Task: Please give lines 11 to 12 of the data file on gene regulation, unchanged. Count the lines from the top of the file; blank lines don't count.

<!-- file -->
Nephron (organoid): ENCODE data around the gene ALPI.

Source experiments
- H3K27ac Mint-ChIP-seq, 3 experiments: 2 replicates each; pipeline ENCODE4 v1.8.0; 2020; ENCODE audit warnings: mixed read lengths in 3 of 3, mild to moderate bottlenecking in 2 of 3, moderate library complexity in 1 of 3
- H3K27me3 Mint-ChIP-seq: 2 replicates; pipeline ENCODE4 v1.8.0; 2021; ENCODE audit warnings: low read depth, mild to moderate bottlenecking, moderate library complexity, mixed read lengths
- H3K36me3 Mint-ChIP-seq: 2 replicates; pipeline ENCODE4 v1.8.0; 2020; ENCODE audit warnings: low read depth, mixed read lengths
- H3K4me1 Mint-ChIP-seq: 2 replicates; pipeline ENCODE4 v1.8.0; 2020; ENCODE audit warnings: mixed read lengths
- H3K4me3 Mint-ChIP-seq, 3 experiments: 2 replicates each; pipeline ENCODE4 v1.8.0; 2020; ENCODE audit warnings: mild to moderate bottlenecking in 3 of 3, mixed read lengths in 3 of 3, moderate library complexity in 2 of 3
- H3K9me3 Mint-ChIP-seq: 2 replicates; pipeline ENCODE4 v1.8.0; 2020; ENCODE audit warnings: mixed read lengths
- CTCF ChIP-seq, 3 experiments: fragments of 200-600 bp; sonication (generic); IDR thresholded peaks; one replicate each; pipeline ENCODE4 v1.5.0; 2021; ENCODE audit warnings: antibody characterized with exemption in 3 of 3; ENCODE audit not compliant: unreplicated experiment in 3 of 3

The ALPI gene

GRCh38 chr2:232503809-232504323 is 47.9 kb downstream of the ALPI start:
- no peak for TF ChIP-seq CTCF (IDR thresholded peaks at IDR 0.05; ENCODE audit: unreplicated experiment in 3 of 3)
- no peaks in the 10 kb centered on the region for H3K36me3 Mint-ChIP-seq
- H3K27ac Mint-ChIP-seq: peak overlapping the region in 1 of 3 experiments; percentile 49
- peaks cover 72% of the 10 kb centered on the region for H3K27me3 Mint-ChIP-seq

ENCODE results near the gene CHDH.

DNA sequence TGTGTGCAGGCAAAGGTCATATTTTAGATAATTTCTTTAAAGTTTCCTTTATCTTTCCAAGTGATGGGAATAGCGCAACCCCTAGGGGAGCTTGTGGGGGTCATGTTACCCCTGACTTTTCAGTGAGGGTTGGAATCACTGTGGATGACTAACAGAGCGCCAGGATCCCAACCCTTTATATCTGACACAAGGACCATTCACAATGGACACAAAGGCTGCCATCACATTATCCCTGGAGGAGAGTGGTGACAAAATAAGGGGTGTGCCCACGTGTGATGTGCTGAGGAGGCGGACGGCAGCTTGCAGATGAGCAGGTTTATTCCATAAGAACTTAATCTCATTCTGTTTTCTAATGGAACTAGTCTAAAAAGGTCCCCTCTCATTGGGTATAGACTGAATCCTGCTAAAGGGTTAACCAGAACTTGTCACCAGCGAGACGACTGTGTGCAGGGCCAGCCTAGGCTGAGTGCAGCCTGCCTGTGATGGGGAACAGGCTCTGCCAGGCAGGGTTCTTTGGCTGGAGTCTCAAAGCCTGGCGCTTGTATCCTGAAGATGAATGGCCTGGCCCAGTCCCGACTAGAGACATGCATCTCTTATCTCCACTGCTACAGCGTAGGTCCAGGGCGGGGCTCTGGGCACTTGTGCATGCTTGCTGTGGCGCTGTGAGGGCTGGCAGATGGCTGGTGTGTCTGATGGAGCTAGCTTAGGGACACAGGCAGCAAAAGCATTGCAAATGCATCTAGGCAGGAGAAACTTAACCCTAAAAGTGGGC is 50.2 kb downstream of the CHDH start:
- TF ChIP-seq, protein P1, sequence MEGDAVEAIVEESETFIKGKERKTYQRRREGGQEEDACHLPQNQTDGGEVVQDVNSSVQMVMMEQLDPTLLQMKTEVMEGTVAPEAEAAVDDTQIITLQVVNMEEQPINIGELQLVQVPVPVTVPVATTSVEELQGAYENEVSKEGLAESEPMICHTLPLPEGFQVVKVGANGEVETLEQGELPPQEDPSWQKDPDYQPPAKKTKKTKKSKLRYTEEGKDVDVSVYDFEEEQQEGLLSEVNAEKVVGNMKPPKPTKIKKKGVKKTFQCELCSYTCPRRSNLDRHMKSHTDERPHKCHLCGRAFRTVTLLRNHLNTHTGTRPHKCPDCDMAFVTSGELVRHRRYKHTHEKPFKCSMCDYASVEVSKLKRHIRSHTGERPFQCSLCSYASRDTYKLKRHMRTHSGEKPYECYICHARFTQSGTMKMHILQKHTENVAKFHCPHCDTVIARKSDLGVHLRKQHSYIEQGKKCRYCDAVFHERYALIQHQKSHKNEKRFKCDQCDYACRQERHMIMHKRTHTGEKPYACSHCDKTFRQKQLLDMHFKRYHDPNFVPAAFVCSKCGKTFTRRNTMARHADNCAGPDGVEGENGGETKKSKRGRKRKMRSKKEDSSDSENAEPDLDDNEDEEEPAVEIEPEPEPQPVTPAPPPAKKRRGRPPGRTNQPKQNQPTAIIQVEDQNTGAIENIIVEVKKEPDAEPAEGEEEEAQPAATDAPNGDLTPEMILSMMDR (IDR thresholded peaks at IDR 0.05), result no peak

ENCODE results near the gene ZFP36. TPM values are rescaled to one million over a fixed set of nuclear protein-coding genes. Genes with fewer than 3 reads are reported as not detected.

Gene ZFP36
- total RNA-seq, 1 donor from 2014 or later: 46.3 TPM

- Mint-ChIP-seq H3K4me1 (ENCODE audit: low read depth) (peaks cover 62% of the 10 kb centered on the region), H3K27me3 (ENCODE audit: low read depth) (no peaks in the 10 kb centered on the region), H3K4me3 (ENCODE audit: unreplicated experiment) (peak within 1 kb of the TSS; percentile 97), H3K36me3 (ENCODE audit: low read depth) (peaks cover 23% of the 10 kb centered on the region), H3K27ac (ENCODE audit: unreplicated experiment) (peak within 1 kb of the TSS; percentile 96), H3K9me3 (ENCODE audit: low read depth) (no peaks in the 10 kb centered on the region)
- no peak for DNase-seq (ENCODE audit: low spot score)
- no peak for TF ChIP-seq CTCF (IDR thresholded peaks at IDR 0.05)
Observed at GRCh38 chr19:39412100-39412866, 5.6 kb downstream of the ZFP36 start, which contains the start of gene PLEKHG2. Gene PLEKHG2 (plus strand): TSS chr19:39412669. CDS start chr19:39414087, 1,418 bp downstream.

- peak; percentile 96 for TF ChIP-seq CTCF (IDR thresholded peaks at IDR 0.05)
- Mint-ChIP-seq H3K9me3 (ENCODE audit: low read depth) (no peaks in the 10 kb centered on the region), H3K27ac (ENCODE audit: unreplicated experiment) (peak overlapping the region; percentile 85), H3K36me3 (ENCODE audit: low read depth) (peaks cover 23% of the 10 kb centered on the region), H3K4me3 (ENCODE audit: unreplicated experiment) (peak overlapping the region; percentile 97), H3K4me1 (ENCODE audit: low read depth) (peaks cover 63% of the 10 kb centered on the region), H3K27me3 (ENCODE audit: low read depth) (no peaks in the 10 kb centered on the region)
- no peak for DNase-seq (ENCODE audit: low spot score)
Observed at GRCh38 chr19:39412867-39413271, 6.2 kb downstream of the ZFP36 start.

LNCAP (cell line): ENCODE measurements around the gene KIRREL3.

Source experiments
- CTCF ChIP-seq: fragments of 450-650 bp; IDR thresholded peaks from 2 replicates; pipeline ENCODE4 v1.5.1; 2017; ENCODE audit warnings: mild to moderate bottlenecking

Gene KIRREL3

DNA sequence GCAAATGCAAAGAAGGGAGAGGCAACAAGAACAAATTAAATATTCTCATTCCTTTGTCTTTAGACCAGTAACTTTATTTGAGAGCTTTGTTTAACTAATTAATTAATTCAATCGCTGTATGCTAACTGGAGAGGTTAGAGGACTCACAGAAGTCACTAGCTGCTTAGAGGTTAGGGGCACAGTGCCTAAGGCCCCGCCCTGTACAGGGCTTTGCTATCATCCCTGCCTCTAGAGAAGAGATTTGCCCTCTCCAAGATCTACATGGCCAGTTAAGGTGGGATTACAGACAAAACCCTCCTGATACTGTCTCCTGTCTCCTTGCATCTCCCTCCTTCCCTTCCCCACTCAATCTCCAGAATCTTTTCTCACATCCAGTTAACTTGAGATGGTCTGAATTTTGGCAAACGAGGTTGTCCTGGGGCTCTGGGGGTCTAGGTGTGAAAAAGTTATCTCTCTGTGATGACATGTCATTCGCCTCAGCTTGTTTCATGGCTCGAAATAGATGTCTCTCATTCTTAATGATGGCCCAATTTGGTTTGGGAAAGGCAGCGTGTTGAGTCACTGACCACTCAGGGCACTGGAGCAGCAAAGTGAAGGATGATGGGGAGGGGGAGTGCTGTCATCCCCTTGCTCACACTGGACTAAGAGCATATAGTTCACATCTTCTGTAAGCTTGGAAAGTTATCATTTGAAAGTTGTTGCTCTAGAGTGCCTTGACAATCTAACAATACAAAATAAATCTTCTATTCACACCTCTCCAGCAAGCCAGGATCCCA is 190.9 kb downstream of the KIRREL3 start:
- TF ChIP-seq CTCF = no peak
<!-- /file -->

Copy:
GRCh38 chr2:232503809-232504323 is 47.9 kb downstream of the ALPI start:
- no peak for TF ChIP-seq CTCF (IDR thresholded peaks at IDR 0.05; ENCODE audit: unreplicated experiment in 3 of 3)